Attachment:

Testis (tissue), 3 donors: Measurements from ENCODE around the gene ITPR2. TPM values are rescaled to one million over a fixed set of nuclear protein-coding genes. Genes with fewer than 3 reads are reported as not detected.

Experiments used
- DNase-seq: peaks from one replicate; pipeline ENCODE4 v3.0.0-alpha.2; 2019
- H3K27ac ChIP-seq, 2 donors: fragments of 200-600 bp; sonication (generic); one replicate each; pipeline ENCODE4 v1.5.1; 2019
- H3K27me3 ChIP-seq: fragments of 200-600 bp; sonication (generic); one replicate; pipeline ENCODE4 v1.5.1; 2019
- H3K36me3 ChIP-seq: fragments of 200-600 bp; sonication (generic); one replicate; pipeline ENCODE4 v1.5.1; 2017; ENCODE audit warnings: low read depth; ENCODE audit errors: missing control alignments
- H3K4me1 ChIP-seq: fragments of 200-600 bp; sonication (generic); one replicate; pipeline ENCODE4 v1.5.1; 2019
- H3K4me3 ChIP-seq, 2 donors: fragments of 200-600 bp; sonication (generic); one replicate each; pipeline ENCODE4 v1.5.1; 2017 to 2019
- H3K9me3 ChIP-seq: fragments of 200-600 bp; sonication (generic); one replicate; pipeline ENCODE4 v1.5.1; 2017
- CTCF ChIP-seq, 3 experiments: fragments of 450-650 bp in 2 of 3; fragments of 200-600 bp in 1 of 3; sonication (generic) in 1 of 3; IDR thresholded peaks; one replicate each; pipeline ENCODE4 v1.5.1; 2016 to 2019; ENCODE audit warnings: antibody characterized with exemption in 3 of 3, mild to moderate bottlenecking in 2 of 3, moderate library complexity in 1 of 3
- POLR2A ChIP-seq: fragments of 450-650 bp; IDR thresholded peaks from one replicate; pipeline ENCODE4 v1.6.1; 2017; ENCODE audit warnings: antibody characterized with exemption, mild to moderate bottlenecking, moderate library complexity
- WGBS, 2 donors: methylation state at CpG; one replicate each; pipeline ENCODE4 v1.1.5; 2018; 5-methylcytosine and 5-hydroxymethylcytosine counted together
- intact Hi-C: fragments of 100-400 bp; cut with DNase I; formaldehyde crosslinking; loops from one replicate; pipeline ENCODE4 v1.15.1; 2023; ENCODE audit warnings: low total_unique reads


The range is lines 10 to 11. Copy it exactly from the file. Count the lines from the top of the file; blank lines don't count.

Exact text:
- CTCF ChIP-seq, 3 experiments: fragments of 450-650 bp in 2 of 3; fragments of 200-600 bp in 1 of 3; sonication (generic) in 1 of 3; IDR thresholded peaks; one replicate each; pipeline ENCODE4 v1.5.1; 2016 to 2019; ENCODE audit warnings: antibody characterized with exemption in 3 of 3, mild to moderate bottlenecking in 2 of 3, moderate library complexity in 1 of 3
- POLR2A ChIP-seq: fragments of 450-650 bp; IDR thresholded peaks from one replicate; pipeline ENCODE4 v1.6.1; 2017; ENCODE audit warnings: antibody characterized with exemption, mild to moderate bottlenecking, moderate library complexity